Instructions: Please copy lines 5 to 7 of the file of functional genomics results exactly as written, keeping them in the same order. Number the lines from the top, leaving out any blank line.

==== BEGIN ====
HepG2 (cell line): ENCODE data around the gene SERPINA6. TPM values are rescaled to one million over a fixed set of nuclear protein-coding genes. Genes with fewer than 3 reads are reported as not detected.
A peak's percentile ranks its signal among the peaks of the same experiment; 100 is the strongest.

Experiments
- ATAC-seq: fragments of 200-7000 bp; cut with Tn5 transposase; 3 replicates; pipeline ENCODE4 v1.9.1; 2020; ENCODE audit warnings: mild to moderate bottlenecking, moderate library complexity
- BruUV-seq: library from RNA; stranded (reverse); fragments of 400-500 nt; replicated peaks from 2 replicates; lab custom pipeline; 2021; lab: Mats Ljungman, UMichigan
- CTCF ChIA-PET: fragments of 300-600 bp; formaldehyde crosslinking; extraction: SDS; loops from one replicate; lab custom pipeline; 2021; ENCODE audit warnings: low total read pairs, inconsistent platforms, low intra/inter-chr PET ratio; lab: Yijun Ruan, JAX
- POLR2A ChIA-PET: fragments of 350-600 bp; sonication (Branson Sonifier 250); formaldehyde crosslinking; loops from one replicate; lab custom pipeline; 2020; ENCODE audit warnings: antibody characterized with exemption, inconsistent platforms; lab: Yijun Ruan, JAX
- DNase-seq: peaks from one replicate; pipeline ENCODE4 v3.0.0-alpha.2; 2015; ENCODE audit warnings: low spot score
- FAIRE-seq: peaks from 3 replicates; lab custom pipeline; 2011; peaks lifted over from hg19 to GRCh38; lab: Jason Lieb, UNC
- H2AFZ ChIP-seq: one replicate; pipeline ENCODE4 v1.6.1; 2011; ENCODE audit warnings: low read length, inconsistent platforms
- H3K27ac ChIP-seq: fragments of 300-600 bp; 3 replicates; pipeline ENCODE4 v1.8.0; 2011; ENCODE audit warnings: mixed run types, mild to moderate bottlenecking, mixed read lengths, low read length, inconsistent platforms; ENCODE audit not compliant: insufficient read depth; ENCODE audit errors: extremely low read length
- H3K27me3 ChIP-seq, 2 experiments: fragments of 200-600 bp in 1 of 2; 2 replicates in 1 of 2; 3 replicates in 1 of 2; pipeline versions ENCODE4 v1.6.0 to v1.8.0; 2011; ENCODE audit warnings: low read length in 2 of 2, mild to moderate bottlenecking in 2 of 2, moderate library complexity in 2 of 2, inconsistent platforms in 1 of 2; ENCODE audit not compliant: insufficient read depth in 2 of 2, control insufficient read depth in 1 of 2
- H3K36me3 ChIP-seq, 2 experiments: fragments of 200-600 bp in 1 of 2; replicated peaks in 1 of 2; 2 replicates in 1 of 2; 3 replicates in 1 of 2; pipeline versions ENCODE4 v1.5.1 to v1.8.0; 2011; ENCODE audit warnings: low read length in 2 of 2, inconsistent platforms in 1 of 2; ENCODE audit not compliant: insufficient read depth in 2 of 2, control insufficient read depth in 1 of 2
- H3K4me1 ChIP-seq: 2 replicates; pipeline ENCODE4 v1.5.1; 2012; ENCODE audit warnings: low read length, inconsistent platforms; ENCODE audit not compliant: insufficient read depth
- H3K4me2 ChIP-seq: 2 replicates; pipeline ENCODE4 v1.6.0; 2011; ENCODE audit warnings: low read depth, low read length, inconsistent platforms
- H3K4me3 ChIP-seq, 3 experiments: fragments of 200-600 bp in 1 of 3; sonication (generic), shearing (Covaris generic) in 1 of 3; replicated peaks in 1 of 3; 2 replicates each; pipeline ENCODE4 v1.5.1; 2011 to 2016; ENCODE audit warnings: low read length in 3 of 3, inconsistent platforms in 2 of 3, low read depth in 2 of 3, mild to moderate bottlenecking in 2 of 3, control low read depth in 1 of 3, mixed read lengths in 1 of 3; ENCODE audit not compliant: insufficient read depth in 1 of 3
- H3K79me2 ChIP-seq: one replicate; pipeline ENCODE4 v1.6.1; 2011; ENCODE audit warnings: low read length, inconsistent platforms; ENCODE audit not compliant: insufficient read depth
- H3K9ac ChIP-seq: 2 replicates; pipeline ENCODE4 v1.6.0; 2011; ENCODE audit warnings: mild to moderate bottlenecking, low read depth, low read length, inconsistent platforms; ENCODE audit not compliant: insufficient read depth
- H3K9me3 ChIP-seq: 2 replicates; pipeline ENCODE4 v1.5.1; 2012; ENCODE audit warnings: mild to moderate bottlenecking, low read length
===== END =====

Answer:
- BruUV-seq: library from RNA; stranded (reverse); fragments of 400-500 nt; replicated peaks from 2 replicates; lab custom pipeline; 2021; lab: Mats Ljungman, UMichigan
- CTCF ChIA-PET: fragments of 300-600 bp; formaldehyde crosslinking; extraction: SDS; loops from one replicate; lab custom pipeline; 2021; ENCODE audit warnings: low total read pairs, inconsistent platforms, low intra/inter-chr PET ratio; lab: Yijun Ruan, JAX
- POLR2A ChIA-PET: fragments of 350-600 bp; sonication (Branson Sonifier 250); formaldehyde crosslinking; loops from one replicate; lab custom pipeline; 2020; ENCODE audit warnings: antibody characterized with exemption, inconsistent platforms; lab: Yijun Ruan, JAX